In Finland it is harder to become a teacher than it is to become a lawyer or a doctor. To teach, you must have a Masters in Education. Narvo-Akkola believes that the research element to the masters program makes the critical difference. Teachers exit university with the skills of researchers who are able to read and understand research,

I received a few questions for Narvo-Akkola around the management of language and cultural diversity, and in particular, how the indigenous Sami language group are represented in the schooling sector. The Sami people have a degree of autonomy and their lands stretch across the far north, across borders with other countries. The representation of indigenous Sami in Finnish schools is minimal.

Religious education is provided two times per week. If the school has four or more students of a particular religion then lessons in that religion are provided. With an increasingly diverse multi-faith cohort there are some movements to replace religion studies with ethics.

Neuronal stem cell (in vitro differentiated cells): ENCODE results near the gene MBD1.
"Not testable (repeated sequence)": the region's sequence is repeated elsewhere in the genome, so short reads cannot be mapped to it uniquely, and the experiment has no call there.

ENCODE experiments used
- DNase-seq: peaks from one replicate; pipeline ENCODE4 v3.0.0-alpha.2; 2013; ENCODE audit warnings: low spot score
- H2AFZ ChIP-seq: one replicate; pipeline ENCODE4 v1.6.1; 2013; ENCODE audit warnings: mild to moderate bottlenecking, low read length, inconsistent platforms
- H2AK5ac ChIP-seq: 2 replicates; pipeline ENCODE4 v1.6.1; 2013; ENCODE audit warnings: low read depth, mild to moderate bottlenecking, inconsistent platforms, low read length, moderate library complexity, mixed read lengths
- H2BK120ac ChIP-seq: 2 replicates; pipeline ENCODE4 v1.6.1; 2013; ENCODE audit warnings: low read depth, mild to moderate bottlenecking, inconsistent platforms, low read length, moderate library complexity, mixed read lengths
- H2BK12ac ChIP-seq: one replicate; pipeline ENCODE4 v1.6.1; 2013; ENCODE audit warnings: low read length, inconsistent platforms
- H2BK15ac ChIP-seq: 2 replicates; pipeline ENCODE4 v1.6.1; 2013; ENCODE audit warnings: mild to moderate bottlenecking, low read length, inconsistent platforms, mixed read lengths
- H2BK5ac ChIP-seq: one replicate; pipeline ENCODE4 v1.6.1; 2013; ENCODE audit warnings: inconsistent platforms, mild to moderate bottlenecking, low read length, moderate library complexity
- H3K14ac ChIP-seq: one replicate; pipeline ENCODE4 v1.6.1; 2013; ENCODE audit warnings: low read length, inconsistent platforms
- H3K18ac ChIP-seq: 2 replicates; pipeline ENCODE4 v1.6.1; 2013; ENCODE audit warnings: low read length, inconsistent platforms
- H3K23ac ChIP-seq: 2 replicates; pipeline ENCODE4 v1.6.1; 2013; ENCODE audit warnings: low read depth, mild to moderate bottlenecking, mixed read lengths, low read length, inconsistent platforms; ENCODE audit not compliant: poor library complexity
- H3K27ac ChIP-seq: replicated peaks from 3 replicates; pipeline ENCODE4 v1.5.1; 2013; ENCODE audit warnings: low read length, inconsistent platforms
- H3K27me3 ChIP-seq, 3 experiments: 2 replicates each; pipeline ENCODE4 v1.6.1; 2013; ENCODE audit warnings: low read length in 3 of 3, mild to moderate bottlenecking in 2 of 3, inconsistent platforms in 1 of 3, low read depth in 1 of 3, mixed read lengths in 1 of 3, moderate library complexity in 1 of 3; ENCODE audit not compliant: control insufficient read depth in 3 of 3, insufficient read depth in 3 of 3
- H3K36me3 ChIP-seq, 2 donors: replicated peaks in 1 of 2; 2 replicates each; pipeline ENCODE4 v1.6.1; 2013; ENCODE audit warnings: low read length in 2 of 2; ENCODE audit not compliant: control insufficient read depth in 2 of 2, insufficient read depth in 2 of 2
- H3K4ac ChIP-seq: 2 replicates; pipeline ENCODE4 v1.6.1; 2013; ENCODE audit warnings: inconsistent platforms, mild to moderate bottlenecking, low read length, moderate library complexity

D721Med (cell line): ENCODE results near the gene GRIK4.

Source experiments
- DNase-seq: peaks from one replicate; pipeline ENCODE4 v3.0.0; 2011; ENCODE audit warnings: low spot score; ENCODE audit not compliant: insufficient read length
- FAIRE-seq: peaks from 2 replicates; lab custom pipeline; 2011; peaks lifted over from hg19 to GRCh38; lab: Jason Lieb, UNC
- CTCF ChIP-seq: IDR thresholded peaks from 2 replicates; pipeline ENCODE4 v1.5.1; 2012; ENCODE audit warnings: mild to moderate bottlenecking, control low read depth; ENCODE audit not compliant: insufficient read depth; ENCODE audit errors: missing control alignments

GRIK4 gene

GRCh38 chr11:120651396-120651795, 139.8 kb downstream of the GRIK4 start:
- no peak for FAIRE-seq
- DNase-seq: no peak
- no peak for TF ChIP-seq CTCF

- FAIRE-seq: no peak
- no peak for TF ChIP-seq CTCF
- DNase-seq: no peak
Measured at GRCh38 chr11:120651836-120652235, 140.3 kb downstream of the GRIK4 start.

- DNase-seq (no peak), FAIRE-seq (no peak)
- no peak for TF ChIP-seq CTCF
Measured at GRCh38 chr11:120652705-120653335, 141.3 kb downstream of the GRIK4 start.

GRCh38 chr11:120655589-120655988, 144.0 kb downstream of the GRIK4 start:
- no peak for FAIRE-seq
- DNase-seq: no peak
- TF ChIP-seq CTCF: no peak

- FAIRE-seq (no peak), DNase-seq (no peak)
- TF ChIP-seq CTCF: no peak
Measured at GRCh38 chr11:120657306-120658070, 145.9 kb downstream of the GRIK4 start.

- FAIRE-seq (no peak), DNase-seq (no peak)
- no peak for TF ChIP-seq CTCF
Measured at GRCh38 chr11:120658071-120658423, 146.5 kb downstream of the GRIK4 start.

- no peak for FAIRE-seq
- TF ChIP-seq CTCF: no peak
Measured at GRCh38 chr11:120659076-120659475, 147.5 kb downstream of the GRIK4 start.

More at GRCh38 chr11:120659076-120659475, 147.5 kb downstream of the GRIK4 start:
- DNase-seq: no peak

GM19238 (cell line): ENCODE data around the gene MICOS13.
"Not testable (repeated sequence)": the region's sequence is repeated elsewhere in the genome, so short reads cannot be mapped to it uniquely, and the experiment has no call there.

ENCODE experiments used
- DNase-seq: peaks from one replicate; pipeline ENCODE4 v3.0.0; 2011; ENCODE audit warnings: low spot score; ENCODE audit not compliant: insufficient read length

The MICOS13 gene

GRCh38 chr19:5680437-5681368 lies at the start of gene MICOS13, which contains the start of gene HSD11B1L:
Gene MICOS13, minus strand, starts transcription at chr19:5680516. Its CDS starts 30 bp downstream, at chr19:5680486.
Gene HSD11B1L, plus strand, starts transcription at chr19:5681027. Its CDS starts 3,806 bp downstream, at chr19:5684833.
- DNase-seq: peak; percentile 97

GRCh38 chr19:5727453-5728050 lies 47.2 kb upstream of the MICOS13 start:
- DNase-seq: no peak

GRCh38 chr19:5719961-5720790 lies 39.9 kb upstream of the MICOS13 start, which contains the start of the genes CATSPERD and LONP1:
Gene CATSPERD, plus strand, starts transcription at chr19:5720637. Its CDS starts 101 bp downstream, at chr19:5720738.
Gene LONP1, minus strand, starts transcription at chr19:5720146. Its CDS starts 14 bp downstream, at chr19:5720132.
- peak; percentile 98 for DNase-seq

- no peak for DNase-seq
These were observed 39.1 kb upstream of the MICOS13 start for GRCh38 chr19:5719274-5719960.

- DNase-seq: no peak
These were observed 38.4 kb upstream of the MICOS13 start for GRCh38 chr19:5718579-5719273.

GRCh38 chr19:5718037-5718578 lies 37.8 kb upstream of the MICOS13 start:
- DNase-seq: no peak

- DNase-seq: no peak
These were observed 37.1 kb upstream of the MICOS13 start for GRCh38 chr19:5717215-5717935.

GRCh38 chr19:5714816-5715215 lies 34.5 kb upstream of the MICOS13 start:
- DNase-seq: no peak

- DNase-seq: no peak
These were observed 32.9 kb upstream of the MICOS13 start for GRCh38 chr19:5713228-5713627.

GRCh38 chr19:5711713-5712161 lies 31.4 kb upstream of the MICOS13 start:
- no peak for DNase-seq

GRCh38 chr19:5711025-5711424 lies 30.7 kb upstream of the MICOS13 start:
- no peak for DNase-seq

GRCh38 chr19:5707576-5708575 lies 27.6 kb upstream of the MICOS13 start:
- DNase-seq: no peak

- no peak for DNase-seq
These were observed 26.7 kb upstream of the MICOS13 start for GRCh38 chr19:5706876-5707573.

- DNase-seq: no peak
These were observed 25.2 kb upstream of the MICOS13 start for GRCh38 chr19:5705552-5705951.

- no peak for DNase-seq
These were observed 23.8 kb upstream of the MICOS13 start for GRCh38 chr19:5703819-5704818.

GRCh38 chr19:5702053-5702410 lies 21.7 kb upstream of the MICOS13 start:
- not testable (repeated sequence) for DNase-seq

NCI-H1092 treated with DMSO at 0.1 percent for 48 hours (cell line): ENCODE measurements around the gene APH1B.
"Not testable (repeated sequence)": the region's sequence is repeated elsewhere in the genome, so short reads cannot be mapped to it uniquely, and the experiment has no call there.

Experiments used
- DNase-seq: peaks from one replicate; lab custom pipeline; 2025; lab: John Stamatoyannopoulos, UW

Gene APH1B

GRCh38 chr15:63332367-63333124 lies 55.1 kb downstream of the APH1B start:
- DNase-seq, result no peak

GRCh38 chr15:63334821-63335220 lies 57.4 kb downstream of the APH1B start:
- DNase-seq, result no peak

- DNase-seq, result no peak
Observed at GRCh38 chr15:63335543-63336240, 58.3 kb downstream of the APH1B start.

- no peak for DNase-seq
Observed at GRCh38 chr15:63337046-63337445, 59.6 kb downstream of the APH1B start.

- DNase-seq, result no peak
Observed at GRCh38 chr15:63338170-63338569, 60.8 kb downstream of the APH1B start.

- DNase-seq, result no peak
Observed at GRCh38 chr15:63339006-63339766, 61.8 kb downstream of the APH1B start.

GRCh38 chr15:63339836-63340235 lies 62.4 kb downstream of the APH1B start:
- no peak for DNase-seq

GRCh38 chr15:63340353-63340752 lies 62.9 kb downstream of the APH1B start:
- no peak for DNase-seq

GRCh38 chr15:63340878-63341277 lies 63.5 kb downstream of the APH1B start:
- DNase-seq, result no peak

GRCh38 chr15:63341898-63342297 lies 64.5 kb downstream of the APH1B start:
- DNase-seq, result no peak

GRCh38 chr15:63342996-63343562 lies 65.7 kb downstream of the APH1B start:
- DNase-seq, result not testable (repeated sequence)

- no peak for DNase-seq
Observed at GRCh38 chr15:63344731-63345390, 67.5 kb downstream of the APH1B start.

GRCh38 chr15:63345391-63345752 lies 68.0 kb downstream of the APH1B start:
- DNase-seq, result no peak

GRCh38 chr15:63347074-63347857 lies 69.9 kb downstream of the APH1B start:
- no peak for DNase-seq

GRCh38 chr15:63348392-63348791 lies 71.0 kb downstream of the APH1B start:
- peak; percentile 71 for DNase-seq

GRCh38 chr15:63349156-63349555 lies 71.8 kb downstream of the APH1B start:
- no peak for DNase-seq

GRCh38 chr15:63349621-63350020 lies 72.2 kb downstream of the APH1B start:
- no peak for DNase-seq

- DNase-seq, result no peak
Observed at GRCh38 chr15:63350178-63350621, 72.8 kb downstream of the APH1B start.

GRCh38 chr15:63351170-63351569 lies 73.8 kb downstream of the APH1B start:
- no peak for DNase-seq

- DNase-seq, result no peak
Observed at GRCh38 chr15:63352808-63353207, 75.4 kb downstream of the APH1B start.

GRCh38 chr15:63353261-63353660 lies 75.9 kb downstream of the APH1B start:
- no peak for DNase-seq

Narvo-Akkola was quite perplexed by education systems where teacher professional judgment was not valued, and where literacy and numeracy were a focus instead of an outcome from a socially just, creative and student wellbeing-focused curriculum.

When asked in the forum about how teachers’ accountability for student achievement was measured, Narvo-Akkola paused and looked perplexed before saying that, in Finland, there is no word to translate that concept and that they trust the work of their teachers.

I received many more questions for Narvo-Akkola from Australian educators than I could politely impose in a one skating encounter. Narvo-Akkola has agreed to provide a webinar through Palnet Events <b>> later this year to provide more information.

Mark Sparvell is executive consultant – ICT capability and innovation at Principals Australia Institute. [email protected]